‘Has multiculturalism failed?” It is a debate that raged a decade ago but had seemed to have faded into the political background in recent years. Until, that is, the home secretary, Suella Braverman, attempted to light the fires again, in a speech she gave last week to the American Enterprise Institute in Washington DC. Multiculturalism, she argued, “has failed because it allowed people to come to our society and live parallel lives in it”.
Her real audience, as many commentators observed, were not the people sitting in the room but the Conservative party back home. Braverman did not engage seriously with any of the issues she raised, from asylum to multiculturalism, but sought rather to position herself as the right’s flagbearer in any upcoming Tory leadership battle.
Nevertheless, Braverman’s speech, and the debate it unleashed, provides an opportunity to think again about multiculturalism. Part of the difficulty in making sense of this debate is that the term is used in two distinct ways: a description both of the lived experience of diversity and of the policies necessary to manage such a society.
The experience of living in a society that is less homogenous and insular, more open and cosmopolitan, is something to welcome and cherish. As a political process, however, multiculturalism means something very different: a set of policies and practices, the aim of which is to manage diversity by putting people into ethnic and cultural boxes, and using those boxes to define people’s needs and obligations.
The conflation of lived experience and political policy has proved highly invidious. It has allowed many on the right – and not just on the right – to blame mass immigration for the failures of social policy and to turn minorities into the problem. It has also led many liberals and radicals to become more detached from classical notions of liberty, such as free speech, in the name of defending diversity.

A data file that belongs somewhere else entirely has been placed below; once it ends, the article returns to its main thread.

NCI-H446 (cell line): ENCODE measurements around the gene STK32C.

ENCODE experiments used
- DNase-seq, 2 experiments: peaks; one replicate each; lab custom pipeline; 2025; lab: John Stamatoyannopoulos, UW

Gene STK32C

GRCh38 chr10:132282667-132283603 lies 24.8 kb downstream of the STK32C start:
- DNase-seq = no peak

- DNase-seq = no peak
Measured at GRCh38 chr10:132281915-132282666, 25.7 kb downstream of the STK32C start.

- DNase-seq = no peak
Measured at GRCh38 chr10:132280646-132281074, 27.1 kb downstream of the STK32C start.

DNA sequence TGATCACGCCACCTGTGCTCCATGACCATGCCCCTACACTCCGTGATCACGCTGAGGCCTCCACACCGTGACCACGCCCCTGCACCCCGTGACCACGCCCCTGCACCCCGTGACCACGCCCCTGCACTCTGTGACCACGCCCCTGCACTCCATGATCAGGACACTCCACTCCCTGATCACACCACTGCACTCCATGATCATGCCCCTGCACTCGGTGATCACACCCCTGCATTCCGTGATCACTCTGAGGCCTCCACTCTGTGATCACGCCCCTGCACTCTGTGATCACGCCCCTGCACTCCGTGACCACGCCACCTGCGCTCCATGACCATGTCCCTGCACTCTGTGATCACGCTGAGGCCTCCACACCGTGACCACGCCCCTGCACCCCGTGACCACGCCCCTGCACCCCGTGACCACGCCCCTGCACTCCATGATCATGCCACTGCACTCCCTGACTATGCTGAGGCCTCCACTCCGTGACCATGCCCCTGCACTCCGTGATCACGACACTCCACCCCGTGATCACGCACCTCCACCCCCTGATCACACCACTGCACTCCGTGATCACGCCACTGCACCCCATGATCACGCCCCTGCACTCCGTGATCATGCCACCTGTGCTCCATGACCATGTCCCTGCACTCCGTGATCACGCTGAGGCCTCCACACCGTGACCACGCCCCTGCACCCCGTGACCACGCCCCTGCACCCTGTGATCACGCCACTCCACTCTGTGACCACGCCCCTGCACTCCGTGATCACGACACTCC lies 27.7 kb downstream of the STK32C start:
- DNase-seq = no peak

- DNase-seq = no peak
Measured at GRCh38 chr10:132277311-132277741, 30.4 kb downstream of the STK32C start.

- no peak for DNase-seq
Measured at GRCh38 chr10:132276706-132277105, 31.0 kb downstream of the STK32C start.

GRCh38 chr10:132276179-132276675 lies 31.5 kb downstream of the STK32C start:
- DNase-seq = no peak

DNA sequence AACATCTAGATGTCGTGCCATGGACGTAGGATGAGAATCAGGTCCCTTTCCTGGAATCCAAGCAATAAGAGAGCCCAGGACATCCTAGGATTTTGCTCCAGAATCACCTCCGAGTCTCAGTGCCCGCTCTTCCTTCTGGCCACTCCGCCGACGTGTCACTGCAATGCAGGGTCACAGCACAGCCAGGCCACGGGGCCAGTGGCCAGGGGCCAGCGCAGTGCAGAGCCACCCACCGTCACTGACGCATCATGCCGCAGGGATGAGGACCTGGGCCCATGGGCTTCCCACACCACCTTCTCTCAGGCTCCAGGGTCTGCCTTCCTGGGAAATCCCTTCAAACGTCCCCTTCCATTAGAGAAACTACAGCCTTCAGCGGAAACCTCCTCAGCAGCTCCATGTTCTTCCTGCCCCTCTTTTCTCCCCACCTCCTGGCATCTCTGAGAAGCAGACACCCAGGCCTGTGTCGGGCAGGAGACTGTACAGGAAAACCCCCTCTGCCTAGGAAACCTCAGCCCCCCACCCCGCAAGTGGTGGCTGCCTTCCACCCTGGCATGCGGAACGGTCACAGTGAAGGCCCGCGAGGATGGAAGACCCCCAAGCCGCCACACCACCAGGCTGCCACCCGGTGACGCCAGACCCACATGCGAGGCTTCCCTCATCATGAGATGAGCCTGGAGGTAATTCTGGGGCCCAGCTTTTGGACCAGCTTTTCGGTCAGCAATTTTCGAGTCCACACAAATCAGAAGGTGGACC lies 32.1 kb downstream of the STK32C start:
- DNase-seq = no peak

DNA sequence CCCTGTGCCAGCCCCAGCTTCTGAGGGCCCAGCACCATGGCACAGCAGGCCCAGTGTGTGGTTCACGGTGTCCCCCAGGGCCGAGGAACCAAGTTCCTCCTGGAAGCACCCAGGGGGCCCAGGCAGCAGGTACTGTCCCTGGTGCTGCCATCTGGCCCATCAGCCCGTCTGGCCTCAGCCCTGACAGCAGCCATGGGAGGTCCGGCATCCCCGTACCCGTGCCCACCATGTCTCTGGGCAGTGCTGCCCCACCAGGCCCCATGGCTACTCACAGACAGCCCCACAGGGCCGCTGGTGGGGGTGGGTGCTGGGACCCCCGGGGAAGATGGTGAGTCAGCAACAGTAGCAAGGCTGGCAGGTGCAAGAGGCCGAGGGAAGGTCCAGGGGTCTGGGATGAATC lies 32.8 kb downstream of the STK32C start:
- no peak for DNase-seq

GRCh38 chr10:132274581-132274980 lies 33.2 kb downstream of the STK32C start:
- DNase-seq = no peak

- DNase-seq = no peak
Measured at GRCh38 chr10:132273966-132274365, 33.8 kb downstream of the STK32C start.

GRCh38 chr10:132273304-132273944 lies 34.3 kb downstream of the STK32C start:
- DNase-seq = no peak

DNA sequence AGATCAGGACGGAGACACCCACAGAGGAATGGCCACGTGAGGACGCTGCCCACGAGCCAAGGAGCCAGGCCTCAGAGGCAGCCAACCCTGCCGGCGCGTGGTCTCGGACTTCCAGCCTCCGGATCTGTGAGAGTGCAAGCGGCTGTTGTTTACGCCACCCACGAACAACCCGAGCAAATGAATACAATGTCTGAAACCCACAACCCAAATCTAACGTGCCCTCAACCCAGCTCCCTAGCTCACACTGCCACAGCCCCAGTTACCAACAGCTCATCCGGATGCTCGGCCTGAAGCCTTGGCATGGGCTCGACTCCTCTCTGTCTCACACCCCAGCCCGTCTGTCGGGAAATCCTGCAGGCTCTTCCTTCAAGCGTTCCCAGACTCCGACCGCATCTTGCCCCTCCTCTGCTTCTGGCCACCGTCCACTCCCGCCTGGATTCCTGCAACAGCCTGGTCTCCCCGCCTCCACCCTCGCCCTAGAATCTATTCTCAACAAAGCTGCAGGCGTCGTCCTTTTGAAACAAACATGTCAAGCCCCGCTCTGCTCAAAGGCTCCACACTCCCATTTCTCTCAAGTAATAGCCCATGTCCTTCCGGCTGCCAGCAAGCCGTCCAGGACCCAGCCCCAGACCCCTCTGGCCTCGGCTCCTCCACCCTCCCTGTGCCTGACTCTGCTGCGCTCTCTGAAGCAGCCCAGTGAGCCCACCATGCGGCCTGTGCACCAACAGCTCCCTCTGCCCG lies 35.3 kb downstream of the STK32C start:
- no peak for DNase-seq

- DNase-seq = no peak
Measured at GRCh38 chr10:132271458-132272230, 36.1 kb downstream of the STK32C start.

All these issues, from immigration to free speech, are central to contemporary politics, but the context has changed as the old debates about multiculturalism have shifted. Partly, this is because multiculturalism, in both its meanings, is more embedded in our social fabric.
Britain has become more welcoming of diversity – 72% of Britons think that “having a wide variety of backgrounds and cultures is part of British culture”; three-quarters are comfortable with mixed-race relationships. From the labour market to policing, racism still disfigures many lives. Nevertheless, minorities flourish in a way that would have been unimaginable half a century ago. From this perspective, diversity in Britain has worked, and worked better than in most European nations.
At the same time, barriers between communities have solidified as policies have encouraged people to view themselves through an identitarian lens. From the clashes between Hindus and Muslims in Leicester to the Peckham shop incident, which were turned into a racial conflict between black people and Asians, the conception of Britain as a “community of communities”, in the words of the influential Parekh report on multiculturalism published in 2000, has helped entrench communal divisions and racialise social tensions.